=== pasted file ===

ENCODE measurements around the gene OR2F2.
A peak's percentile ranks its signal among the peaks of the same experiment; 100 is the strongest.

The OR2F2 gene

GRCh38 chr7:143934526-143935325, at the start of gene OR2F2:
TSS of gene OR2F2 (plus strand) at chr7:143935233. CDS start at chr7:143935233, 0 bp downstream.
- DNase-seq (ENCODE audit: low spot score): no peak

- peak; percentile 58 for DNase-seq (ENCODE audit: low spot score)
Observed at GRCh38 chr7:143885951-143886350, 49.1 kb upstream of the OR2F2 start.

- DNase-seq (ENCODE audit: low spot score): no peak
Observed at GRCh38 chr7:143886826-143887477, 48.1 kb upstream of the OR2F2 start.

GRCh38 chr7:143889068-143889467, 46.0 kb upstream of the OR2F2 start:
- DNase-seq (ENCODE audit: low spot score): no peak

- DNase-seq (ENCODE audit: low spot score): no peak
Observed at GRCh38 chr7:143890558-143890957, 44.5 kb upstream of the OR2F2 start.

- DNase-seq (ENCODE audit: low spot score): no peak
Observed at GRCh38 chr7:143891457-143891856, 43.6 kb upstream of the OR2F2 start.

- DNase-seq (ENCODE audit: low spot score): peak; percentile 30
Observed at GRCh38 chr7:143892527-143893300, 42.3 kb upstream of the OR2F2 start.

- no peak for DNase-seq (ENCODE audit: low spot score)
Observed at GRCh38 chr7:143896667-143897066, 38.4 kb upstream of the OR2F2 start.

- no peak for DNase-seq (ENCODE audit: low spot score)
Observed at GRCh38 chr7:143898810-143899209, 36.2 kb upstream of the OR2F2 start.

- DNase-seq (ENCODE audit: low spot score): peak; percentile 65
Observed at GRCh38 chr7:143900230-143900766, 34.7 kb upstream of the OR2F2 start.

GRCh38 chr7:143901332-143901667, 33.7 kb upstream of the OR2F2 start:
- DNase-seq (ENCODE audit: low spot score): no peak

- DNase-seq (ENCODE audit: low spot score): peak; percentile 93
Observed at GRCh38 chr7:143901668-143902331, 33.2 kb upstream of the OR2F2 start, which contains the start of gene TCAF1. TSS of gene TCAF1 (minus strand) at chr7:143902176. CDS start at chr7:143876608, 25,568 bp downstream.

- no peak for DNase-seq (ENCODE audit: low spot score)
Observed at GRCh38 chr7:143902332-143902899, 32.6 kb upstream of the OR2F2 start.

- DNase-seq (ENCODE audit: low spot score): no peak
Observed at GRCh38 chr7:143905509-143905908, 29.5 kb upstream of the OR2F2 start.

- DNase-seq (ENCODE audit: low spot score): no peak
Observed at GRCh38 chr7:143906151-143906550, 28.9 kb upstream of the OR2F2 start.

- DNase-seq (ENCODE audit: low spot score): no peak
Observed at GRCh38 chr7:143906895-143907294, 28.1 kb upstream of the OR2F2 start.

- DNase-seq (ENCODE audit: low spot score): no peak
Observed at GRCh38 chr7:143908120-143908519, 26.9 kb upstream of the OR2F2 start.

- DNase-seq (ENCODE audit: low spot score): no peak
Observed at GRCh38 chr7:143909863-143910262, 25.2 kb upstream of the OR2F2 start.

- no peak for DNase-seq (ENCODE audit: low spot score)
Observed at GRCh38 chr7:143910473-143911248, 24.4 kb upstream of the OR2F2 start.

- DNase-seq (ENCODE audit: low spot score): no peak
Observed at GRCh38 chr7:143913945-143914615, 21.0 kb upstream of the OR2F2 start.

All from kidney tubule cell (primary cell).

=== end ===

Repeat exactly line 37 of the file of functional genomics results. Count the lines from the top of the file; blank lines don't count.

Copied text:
- DNase-seq (ENCODE audit: low spot score): no peak